Darren Jones was a student at Semiahmoo Secondary School when he “maxed out” his woodworking credits and had to take the auto program.
He wasn’t looking forward to it.
“I didn’t want to be in auto, I didn’t really care about cars whatsoever,” Jones recalled.
But then he met Kerry Riedlinger, the teacher in charge.
“I had a wonderful shop teacher. An amazing man, still a good friend of mine to this day,” Jones explained.
“He really just inspired a passion for me with this stuff. He just made auto fun. It was a fun place to be.”
For the last 17 years, as automotive instructor at Aldergrove Community Secondary School (ACSS) , Jones has been doing much the same for his students.
“High school is a confusing time,” Jones related.
“It can be a tough time. So just having a spot that I could go to at lunch and hang out, the passion kind of came organically from that point. I definitely think that’s reflected in my teaching. I want to provide that same experience for kids, that you can come in here knowing nothing [or] you can come in here knowing a lot, it doesn’t matter, there’s always something to learn and it’s always just a good place to come hang out.
Some who come to the program just want to learn how to work on their own vehicles while others plan to make a career of it, and both can be accommodated.
Students at ACSS can take a first-semester course that gives them the essentials, while a more advanced second semester course if open to students throughout the Langley school district.
Jones calls it a “live shop” with teacher’s vehicles, student vehicles, and customers from the community.
“My overall game plan is for kids to come in here and be open to learning, have a good time, and see that it can be fun to do this stuff,” Jones explained .
“Because kids come in from a variety of angles, we teach from a variety of angles.”
ACSS principal Mike Palichuk described Jones as a someone who “has a huge love for teaching” and operates from a position of mutual respect.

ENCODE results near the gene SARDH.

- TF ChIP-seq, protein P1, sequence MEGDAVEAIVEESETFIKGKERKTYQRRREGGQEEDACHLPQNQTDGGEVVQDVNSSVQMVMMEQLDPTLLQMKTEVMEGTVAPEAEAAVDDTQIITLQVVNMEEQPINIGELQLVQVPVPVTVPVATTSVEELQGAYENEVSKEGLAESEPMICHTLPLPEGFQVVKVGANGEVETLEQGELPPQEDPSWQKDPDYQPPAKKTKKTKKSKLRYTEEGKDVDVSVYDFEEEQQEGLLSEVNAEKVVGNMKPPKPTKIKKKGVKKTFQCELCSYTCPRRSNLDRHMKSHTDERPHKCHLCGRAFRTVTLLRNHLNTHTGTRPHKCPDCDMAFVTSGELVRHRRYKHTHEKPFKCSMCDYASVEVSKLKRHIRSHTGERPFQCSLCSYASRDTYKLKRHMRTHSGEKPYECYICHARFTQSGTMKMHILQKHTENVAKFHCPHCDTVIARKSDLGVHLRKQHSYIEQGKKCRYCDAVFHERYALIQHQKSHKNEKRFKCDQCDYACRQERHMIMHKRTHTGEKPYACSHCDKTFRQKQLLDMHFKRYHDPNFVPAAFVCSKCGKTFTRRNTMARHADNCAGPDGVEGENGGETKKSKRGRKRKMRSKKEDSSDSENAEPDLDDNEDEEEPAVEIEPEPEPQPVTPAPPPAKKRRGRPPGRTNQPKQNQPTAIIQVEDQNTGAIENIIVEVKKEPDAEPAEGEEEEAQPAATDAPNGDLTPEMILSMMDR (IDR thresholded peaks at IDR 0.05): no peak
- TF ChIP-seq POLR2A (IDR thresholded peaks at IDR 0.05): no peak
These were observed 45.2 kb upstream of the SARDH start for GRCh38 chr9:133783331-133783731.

“He’s been a big part of helping them [students] find a passion in their life,” Palichuk said.
“The magic he has, is inspiring kids.”
Student Dominic Vince calls Jones an “amazing teacher” and mentor.
Brody Adams quoted a favourite Jones saying about not rushing, that “slow is smooth and smooth is fast.”
“He connects well with the students,” Adams said.
Parents Deanna and Gary Monson call Jones “exceptional.”
When their son, Jacob, enrolled in the Youth Train in Trades Program, as well as the Automotive program, they said they were “absolutely beyond impressed by what goes on in Mr. Jones’ classroom.”
We expected that our son would learn about the different aspects of the automotive industry, and gain some valuable knowledge, to which he most certainly did. What we did not expect is that Mr. Jones would be such a positive influence on his students, even outside of the trade.”
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In their letter nominating Jones, the Monsons praised him for helping their son learn how to properly study, for teaching students how their actions and interactions “can have an effect on each person you come into contact with and how important it is to make these interactions positive. Even a smile/handshake or just a hello can change a person’s whole day.”
“Words don’t seem to do justice to explain the profound and positive impact this man has had on our son,” they said.
Jacob added his own message of support, calling his former teacher “an education hero for more reasons than I can fit into this email.”
When Jacob lost a friend who died as a result of a car accident, it “hit me harder than expected and Jones helped me cope through it,” he shared.
Two years after he graduated, Jacob still drops by to talk to Jones.
He “truly goes above and beyond just being a teacher,” Jacob said.
“Jones piles so much on his plate for other people and truly is one of the the most selfless people I’ve ever met. I really wish every student could have Jones impact their life the way he has impacted mine and many others. “
More about the ACSS auto program can be found online at https://acssautoshop.weebly.com.
Is there more to the story? Email: firstname.lastname@example.org
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